There was Hope, and her little stooge Jessica. Hope was the one with the ideas, with the vivacity, and Jessica went along with everything she said and did. Hope filled the apartment with laughter and sex, and if Jessica used sex as a way to feel better about herself, at least Hope showed her how to have some fun with it. They were the babies, only sixteen and seventeen when I moved in.
Amber was also seventeen, but unlike the other two, she had a bit of a plan. She got herself declared an emancipated minor so she could get out of the foster system, took her GED, and was taking classes at a community college to get her AA until she could figure out a major. There was Kathryn, a couple of years older, who never, ever talked about life before the apartment. Or about much of anything, really. Kathryn could sometimes be prevailed upon to go with the rest of us to do something, but she never did anything on her own. If someone lined all eight of us against a wall and asked who was running from something or someone, a person would point to Kathryn every time. We didn’t ask her, though. One of the basic rules of the apartment was that we didn’t push on personal history. We all had baggage.
Whitney I mentioned, she of the periodic breakdowns. She was a grad student in psychology, but was so fucking high-strung. Not in a bad way, just in an “I don’t react to stress well” kind of way. Between semesters she was fantastic. During semesters we all took turns getting her to chill the fuck out. Noémie was also a student, getting one of the most useless degrees known to man. Really, I think the only reason she was going to college was because she had scholarships and getting an English degree gave her an excuse to read a lot. Luckily, she was very generous in sharing her books.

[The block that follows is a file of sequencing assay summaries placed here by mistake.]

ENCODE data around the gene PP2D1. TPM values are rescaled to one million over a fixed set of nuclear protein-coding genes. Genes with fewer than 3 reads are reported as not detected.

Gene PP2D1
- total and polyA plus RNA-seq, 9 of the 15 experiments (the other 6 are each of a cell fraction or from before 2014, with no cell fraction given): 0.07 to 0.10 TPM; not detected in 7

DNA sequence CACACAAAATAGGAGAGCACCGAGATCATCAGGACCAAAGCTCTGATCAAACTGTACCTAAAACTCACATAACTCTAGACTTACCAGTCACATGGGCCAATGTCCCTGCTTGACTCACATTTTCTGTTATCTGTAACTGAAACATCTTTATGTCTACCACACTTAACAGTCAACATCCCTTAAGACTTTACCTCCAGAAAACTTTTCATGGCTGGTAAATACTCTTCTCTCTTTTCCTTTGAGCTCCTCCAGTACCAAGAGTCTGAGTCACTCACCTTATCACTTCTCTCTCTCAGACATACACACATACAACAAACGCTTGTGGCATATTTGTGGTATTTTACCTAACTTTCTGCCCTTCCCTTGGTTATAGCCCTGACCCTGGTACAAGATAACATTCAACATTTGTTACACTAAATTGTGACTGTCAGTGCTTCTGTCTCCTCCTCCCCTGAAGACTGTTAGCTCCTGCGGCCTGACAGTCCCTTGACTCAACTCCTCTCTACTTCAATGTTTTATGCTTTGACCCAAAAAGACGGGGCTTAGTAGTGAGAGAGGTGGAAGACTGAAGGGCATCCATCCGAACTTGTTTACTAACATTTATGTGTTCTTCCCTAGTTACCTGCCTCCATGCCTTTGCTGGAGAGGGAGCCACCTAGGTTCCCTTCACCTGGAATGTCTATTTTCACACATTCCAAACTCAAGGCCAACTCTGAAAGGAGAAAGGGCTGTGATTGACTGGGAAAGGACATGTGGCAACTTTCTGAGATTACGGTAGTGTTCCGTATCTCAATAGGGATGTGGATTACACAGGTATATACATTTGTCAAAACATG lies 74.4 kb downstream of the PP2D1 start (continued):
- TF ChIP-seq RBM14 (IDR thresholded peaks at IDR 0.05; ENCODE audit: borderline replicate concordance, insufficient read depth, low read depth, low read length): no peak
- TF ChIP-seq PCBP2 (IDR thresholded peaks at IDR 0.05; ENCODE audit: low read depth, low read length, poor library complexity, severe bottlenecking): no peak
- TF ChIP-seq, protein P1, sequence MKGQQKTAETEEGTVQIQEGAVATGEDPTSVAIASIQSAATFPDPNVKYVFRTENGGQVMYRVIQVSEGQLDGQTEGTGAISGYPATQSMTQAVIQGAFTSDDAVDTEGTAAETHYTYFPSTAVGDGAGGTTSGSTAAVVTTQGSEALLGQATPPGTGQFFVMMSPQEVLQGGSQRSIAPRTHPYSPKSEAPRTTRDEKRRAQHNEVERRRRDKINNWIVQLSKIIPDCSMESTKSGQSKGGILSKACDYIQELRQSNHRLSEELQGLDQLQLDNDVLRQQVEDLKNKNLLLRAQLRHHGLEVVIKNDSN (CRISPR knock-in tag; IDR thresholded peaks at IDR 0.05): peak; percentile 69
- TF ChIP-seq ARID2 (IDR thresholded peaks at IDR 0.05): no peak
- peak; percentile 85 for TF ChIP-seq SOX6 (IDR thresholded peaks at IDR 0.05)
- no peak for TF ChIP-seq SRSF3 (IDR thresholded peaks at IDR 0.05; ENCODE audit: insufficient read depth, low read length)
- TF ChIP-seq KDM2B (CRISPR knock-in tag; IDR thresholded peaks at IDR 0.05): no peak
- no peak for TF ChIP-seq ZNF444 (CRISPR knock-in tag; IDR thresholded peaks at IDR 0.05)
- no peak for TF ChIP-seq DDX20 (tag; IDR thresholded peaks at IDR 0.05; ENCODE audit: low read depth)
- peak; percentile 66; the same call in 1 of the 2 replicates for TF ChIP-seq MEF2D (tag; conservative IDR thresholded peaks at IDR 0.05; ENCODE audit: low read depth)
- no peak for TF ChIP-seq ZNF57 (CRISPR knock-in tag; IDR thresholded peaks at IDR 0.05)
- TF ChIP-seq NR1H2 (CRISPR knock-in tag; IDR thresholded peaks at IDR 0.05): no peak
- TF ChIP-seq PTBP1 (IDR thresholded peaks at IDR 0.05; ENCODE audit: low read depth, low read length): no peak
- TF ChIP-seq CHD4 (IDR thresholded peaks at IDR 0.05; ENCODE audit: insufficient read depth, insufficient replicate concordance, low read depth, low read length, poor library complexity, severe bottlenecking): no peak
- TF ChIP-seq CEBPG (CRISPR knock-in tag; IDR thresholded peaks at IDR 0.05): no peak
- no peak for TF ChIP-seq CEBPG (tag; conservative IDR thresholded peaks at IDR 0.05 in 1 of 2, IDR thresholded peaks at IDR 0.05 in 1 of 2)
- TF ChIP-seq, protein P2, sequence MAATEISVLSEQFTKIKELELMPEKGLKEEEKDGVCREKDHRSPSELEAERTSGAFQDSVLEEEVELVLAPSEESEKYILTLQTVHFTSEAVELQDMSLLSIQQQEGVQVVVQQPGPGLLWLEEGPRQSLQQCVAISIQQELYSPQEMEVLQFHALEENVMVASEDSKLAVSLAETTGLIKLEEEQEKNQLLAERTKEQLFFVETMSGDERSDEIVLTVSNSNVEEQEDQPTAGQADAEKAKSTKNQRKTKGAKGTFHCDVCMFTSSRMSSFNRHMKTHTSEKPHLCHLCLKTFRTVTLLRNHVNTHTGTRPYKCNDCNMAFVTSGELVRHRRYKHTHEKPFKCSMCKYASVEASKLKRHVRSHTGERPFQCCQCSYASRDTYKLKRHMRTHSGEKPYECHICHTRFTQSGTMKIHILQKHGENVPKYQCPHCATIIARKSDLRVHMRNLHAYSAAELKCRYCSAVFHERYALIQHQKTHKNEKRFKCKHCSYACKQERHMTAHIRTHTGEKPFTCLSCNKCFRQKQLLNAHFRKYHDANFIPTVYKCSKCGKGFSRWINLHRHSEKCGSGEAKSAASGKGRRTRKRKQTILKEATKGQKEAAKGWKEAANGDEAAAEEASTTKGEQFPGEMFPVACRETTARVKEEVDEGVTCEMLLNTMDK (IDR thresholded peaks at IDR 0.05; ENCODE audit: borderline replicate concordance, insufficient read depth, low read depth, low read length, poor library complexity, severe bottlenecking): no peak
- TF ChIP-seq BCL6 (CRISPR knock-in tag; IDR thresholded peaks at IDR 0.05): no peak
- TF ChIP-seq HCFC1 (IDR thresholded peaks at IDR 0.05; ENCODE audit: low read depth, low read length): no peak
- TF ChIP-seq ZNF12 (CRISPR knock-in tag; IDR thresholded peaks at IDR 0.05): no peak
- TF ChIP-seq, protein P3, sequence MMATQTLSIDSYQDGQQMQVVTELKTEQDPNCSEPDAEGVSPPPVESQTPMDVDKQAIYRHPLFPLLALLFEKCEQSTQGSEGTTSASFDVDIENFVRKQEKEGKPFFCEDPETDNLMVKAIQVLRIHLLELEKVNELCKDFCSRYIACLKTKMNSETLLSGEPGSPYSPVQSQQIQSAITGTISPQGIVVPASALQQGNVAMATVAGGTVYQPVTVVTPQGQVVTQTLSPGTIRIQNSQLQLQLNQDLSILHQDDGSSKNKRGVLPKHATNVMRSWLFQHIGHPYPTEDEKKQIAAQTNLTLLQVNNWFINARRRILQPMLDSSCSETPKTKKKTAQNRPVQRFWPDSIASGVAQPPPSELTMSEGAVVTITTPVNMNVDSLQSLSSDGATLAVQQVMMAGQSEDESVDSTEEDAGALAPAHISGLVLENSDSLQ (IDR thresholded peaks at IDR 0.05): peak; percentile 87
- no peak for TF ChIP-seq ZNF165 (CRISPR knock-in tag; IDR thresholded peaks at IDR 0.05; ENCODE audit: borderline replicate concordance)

Noémie was the one who mentioned the apartment to me my second week at the restaurant. It was my third week in the city and I was still living at a hostel, bringing all my worldly possessions to work with me every day. We were in the tiny staff room, changing out of our uniforms. I kept mine at the restaurant just in case my stuff got stolen while I was sleeping, so at least I’d still be able to work. Everyone else changed there because the uniform—a long dress and heels—just wasn’t the sort of thing they pranced around in on their way home.
“So, um . . . you’re pretty trustworthy, right?” she said with no preamble. “I mean, you don’t stiff the busboys or hostess, you don’t steal anyone’s stuff from the staff room. You never smell of drugs or anything.”
“Does this have a point?” I pulled on my bra and fastened the hooks behind me, rearranging my breasts to fit. Living in a hostel gave you a certain lack of modesty, one reinforced by the tiny staff room and the number of female employees who had to change there.
“Rebekah said you’re just a step up from the street. You know a bunch of us live together, right? Well, we’ve got an extra bed.”
“She’s serious,” called Whitney, fluffing her red-gold hair out of its braided bun. “It’s a bed.”
“And a footlocker,” giggled Hope.
“But we’ve been talking about it and wondered if you’d like to move in. Rent would be three hundred a month, includes utilities.”
I hadn’t been in the city that long but even I knew that was impossible. “Three hundred? The hell you get for three hundred?”
“Rent is two thousand,” Sophia corrected. “Share of rent would be three hundred. The extra is what covers the utilities.”
That sounded about right, except . . . “How many of you live there?”
“You would make eight.”
Which wouldn’t make it that different from living in the hostel, really. “Can I stay with you tonight and see it, and decide tomorrow?”
“Sounds great!” Hope handed me a denim skirt that looked barely long enough to cover my underwear.
“That’s not mine.”
“I know, but I think it would look really cute on you.” She was already one leg into my overlarge corduroys, so rather than argue, I shimmied into the skirt and decided to be very careful in bending over. Hope was curvy as hell, running a little to plump, so I could pull the skirt low on my hips for a little extra length.